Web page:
This volume centers and comes to rest on the adoption of Rastafarian symbols in the context of Jamaica's democratic institutions, which are characterized by vigorous campaigning, electoral fraud, and gang violence.
Author: Anita M. Waters
Category: Political Science
Dr. Waters is one of a new breed of analysts for whom the interpenetration of politics, culture, and national development is key to a larger integration of social research. Race, Class, and Political Symbols is a remarkably cogent examination of the uses of Rastafarian symbols and reggae music in Jamaican electoral campaigns. The author describes and analyzes the way Jamaican politicians effectively employ improbable strategies for electoral success. She includes interviews with reggae musicians, Rastafarian leaders, government and party officials, and campaign managers. Jamaican democracy and politics are fused to its culture; hence campaign advertisements, reggae songs, party pamphlets, and other documents are part of the larger picture of Caribbean life and letters. This volume centers and comes to rest on the adoption of Rastafarian symbols in the context of Jamaica's democratic institutions, which are characterized by vigorous campaigning, electoral fraud, and gang violence. In recent national elections, such violence claimed the lives of hundreds of people. Significant issues are dealt with in this cultural setting: race differentials among Whites, Browns, and Blacks; the rise of anti-Cubanism; the Rastafarians' response to the use of their symbols; and the current status of Rastafarian ideological legitimacy.
"Yet when reggae became internationally popular in the 1970s, divisions among Rastafarians grew wider, spawning a number of pseudo-Rastafarians who embraced only the external symbolism of this world-wide religion.
Author: Stephen A. King
Publisher: Univ. Press of Mississippi
"Yet when reggae became internationally popular in the 1970s, divisions among Rastafarians grew wider, spawning a number of pseudo-Rastafarians who embraced only the external symbolism of this world-wide religion. Exploiting this opportunity, Jamaica's new Prime Minister, Michael Manley, brought Rastafarian political imagery and themes into the mainstream. Eventually, reggae and Rastafari evolved into Jamaica's chief cultural commodities and tourist attractions."--Jacket.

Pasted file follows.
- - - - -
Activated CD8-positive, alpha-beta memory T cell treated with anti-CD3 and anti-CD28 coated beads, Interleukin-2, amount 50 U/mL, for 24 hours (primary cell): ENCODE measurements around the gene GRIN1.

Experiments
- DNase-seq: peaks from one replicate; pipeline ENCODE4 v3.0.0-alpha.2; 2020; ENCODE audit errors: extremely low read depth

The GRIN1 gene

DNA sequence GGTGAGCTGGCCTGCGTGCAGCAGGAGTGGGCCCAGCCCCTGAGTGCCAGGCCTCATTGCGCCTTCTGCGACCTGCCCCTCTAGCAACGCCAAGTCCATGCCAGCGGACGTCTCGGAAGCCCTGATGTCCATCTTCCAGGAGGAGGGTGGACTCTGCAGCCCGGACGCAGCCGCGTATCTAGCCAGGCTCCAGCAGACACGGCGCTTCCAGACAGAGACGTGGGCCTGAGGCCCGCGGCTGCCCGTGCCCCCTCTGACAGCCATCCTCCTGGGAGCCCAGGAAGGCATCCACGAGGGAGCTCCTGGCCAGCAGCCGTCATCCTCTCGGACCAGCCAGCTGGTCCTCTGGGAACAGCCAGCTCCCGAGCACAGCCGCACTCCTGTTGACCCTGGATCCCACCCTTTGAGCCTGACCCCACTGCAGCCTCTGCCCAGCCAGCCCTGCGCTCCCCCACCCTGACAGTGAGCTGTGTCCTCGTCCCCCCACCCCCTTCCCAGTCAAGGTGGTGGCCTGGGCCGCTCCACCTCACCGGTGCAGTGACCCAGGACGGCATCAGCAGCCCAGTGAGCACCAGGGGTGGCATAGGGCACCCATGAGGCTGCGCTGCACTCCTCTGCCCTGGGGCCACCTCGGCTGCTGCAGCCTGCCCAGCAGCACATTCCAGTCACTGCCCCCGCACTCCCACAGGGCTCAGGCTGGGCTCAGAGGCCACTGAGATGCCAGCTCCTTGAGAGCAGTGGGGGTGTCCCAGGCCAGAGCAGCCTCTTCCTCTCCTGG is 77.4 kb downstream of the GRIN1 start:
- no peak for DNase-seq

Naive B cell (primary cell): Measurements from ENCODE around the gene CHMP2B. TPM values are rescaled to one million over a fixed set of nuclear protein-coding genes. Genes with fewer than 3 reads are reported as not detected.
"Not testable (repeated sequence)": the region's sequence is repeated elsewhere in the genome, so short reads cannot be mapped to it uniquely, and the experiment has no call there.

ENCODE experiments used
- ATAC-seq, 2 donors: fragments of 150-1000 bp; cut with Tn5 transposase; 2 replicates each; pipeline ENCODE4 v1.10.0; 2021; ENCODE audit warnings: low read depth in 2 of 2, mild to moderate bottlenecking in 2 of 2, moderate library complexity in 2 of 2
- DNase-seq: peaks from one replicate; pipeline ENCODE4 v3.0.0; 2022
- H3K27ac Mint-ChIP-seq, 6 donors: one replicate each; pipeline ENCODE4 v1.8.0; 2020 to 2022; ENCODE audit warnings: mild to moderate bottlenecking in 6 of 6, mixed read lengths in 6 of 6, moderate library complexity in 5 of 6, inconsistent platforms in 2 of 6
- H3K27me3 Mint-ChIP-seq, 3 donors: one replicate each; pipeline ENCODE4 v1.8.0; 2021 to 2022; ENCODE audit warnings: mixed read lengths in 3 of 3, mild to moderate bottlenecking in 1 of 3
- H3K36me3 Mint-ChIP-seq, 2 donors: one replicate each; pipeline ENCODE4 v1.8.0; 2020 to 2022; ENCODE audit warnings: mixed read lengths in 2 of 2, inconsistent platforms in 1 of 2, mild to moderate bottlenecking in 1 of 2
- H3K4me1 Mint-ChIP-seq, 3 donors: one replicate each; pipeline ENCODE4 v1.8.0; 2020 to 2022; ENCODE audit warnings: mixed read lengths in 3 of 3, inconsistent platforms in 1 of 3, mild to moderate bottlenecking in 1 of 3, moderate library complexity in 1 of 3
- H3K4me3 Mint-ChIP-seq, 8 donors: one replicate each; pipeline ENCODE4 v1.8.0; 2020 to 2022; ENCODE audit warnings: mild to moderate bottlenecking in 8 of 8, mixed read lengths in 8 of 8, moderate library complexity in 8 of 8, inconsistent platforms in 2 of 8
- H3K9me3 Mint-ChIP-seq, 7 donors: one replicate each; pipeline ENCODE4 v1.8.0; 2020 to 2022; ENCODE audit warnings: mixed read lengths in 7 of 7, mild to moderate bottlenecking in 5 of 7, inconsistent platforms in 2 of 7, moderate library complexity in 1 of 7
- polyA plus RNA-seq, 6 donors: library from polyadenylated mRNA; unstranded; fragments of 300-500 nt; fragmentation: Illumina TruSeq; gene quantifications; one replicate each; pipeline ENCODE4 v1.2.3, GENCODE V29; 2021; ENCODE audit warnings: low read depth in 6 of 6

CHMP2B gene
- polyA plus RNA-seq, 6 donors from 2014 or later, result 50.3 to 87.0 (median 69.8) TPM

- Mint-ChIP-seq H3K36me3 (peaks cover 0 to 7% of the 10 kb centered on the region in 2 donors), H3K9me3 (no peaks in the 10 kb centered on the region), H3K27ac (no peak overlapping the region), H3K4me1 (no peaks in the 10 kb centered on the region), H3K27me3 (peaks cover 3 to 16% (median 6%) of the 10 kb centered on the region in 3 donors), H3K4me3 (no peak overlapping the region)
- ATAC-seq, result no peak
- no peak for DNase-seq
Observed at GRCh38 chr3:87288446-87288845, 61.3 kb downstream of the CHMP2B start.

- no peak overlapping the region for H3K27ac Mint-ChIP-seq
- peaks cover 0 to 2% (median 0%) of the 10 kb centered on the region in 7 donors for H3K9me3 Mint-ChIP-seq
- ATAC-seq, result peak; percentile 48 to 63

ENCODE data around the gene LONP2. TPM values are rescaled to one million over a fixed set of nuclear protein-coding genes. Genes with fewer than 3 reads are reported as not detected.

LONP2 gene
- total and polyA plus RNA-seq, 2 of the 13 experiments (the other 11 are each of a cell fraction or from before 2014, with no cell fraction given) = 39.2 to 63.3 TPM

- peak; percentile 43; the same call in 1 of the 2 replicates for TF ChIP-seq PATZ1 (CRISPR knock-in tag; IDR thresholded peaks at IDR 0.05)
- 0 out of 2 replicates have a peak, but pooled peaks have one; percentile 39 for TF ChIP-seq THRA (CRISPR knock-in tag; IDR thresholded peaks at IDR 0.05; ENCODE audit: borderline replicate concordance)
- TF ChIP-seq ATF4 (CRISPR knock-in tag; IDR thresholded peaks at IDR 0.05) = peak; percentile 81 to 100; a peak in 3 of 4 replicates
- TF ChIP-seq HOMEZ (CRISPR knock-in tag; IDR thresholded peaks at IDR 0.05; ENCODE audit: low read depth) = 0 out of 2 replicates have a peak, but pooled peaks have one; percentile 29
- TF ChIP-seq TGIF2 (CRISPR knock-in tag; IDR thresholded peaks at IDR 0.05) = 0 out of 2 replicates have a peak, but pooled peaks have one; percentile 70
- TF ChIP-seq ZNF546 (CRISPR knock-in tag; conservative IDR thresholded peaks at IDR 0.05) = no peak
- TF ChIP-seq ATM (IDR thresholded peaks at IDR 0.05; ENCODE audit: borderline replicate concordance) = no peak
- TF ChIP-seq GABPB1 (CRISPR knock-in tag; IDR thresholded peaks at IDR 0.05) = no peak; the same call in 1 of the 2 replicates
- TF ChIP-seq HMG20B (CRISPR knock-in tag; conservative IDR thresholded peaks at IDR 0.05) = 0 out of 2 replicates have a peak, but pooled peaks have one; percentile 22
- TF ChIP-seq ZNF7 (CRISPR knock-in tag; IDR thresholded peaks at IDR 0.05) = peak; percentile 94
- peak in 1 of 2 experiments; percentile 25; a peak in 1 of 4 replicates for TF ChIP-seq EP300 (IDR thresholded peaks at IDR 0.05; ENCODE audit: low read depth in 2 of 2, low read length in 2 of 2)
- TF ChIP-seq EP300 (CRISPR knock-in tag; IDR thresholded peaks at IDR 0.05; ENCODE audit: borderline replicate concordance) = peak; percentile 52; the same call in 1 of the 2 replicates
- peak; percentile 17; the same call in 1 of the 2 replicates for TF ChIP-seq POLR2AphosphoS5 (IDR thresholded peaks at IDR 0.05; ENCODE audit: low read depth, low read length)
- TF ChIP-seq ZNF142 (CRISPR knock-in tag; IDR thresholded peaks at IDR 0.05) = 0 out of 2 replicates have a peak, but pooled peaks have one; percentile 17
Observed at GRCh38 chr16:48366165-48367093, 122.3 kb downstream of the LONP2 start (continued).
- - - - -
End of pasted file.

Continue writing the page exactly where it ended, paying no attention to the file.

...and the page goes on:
But the original intention of Rastafari has been distorted along the way. In this book, Makonnen Sankofa explains how the original intention of Rastafari as a black liberation movement is often misrepresented today as a mediocre culture.
Rastafari is one of the most influential Pan-African movements that has ever existed. Since its humble beginnings in the small island of Jamaica in the 1930s, Rastafari has grown to attract millions of followers around the world. But there was a time when Rastafarians were persecuted across Jamaica by their fellow countrymen. In this book, you will discover how Rastafari has triumphed over adversity by going from being the most oppressed group of people in Jamaica; to being a powerful force of liberation for black people around the world. The author of this book Makonnen Sankofa, highlights the key elements of the Rastafari Movement. The book includes topics such as: the black liberation theology of Rastafari, how Rastafari originated, the link between Marcus Garvey and Rastafari, the legacy of Haile Selassie I, the presence of Rastafari in England, and the influence of Rastafari on Reggae music.
The book is comprised of four main sections. The dictionary serves as the focal point for the cross referencing of the entire book and offers entries that are either directly related to Rastafari and reggae or provide a historical context.
Author: Becky Michele Mulvaney